Levi wrote this for his Senior English class.
He entitled it "My Life."
He entitled it "My Life."
Walking on a small bridge that stretched over Young’s Creek on County Road 400 South, my girlfriend Hope and I stopped to skip rocks and listen to the flowing water echo under the bridge. It was spring and the water was a little higher than is typical due to the rain the night before. Sitting there on the bridge we had fun imagining that one day we would be sitting on a bridge that I had designed, because in a few short months I would be going to school to learn how to design infrastructures such as this bridge. Why did I want to do this? It is the job the sums up most of my eclectic interests. How did I know this? How did I become who I am today? It is who I am. It is my story.
I was home-schooled by my mom up until my freshman year of high school. She is still my favorite teacher to this day. My parents decided to send me to TCM my freshman year so that I would be able to get involved in music and sports.
Growing up I have always been known as the guy who has sporadic interests and was called the jack of all trades. There is no surprise that I became this way. My dad’s interests are just as sporadic as mine are. My parents have always supported me no matter what I had a desire to do. Well except if it was dangerous, then my dad would try it first to make sure it was “safe.” Personally, I think he just wanted to try it as bad as I did. I know he would confess to that if you asked him.
My interests varied all the way from rock climbing and dirt biking to building hydrogen fuel cells and converting used vegetable oil into bio-diesel. My parents have always supported me, and they have never told me that something was too hard for me to figure out or too hard for me to do.
My house and yard were the best a young teenage boy could ever ask for. It has dirt-bike trails all the way around it and through it with berms and jumps. My dad even bought a quad-axle load of dirt and borrowed my grandpa’s skid-steer so we would build some bigger jumps and taller berms for our corners.
The yard has a one hundred and fifty foot zip-line across it, a home-made fort, and it is full of trees. One summer my brother Joel and I camped in our yard for an entire week.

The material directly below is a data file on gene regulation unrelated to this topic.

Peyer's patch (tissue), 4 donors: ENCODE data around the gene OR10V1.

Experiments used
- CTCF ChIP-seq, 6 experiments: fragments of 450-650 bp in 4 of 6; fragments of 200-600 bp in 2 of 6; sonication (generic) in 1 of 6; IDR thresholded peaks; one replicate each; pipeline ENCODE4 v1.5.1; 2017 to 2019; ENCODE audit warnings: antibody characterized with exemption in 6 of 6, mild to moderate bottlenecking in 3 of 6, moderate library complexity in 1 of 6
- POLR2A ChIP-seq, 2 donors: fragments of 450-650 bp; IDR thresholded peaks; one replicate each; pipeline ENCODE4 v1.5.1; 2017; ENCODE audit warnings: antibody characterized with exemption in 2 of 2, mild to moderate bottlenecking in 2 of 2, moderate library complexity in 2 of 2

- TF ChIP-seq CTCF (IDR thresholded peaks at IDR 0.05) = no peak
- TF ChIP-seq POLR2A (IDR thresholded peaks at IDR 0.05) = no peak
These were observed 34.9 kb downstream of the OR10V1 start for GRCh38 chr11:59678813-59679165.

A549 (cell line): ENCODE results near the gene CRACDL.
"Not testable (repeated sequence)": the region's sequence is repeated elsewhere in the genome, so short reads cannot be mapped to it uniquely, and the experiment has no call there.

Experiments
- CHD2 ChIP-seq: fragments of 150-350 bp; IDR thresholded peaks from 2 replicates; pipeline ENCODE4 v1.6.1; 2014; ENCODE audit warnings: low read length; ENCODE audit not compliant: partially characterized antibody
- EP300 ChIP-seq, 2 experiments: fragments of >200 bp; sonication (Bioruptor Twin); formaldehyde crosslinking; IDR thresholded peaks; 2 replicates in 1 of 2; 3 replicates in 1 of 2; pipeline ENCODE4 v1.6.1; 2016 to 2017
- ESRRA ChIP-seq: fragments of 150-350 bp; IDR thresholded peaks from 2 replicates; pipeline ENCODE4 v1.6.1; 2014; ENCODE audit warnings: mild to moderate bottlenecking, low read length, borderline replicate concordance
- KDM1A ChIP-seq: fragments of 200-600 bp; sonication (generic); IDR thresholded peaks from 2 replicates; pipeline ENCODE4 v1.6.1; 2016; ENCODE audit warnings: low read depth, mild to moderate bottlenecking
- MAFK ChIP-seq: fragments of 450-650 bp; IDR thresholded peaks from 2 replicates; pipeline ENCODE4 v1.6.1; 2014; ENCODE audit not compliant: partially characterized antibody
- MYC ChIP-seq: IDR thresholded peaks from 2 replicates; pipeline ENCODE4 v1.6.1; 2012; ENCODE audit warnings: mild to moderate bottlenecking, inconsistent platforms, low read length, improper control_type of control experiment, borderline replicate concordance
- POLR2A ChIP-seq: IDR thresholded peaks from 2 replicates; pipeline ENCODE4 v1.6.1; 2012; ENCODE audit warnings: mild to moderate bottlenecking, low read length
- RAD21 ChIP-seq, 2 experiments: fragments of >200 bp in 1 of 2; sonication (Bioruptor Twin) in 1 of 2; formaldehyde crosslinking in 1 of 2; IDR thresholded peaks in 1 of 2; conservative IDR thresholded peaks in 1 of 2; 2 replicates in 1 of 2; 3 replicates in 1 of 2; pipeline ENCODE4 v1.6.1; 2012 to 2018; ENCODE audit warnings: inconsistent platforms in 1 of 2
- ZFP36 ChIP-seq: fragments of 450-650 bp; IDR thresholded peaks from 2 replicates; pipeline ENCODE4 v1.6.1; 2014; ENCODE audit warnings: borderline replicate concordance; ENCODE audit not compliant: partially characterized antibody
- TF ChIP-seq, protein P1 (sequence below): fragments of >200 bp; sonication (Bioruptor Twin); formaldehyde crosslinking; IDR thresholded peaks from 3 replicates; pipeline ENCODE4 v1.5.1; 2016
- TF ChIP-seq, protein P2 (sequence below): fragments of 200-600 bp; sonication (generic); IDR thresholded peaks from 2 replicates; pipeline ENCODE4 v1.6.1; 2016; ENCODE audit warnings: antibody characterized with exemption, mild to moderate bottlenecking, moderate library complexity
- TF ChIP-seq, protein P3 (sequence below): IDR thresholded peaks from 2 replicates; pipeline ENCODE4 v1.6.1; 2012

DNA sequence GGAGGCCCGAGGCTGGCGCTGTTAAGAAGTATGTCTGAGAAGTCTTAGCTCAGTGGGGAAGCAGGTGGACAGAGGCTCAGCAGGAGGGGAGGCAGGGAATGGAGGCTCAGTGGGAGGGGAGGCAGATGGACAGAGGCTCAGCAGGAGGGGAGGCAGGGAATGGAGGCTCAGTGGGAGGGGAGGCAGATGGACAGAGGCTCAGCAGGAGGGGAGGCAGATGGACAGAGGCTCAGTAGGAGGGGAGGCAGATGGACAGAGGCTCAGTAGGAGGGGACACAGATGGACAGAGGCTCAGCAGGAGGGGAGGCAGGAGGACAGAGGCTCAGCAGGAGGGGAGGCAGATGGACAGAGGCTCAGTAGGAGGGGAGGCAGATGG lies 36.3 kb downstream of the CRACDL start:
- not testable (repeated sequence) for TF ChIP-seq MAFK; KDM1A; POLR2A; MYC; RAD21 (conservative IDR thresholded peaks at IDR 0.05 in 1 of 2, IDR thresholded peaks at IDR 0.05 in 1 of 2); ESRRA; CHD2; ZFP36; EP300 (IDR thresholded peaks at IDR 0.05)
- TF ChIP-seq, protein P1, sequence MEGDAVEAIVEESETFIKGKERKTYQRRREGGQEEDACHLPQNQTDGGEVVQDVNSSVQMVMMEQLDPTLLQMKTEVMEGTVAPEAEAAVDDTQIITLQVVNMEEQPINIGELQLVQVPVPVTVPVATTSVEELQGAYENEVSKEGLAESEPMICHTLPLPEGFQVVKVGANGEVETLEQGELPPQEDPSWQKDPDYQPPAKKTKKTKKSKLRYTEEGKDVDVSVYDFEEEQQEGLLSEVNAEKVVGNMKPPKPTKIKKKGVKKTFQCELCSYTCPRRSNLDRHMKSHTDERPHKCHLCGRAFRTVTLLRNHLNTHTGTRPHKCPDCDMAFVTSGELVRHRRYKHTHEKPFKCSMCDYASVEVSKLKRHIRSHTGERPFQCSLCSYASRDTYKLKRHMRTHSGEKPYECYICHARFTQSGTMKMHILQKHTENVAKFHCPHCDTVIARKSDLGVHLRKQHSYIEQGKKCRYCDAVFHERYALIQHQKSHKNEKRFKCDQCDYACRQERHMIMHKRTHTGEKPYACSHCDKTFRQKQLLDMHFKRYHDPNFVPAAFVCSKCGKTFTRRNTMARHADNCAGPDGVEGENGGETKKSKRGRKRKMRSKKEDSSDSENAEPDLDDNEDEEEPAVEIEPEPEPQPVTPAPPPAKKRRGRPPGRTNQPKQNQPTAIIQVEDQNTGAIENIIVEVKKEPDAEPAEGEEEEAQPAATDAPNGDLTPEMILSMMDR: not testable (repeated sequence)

When I was thirteen I decided that I wanted to learn how to weld. I have lost three pairs of pants and two shirts to fire since that decision. I went as far as to take an adult welding class my junior year at Central Nine Career Center. My classmates, all twenty to thirty years older than me, always offered to rub me down with asbestos before class started.
I have always loved engines. You can probably thank my Uncle Danny for that one. By the time I was thirteen, I had rebuilt three dirt bike engines and a three wheeler engine. Ok, the three wheeler engine had to be rebuilt twice, but that is only because a friend didn’t believe in shifting out of third.
When I was fifteen my dad bought me a 1975 Ford F-100 with a three hundred cubic inch straight six. It barely ran, but after a couple of weekends I was yanking branches out of trees that we needed cut down and roasting tires on back roads.
My parents have tried their hardest to make sure that I was well-rounded. My mom has taught me more than I can write in this chapter. She has taught me about everything from cooking and cleaning to rearranging and school work. My dad has always been there for me as well. He has taught me how to do anything and everything you could imagine around the house and how to stand even when others are falling. Their influences and support has shaped me into who I am today.
When I was eight years old I realized that I was a sinner and I had broken God’s laws. At that moment I made the most important decision in my life. I cried out for God to save me. That decision gave me the desire to change the path that I was traveling.
All my life I have known that I wanted a job that I could work with my hands and use my head. The summer after my freshman year I got a job as a lifeguard at the Painted Hills’ pool. I made four rescues that summer and applied enough band-aids to supply a third world country. I have worked there and at the YMCA pool for the last four years.
This year, my senior year, I have been working with my Uncle Danny at the machine shop where he works. I try to work every Saturday from six am to about noon. I really enjoy the work that is done up there and it seems as if they are always faced with a new challenge. I typically drive the fork lift helping Danny get parts in and out of his lathe. I also deburr a lot of parts (knocking off sharp edges and corners with a grinder or a file). Recently I have been shown how to run a few machines such as the lathe, mill, and the bandsaw.
Working at the machine shop has opened me up to the world of precision and fabrication. That is why I have decided to become a civil engineer. I am going to school to get my Associate’s Degree in civil engineering which will allow me to design bridges, roads, and other infrastructures.
I feel like the experiences that I have gone through and the instruction and support of my parents have prepared me for the world ahead. With God on my side and the support of friends and family, I am not scared to step out into the real world. I am ready to go out, make a stand, and make a difference. Someday maybe you can sit on my bridge.
I love that boy!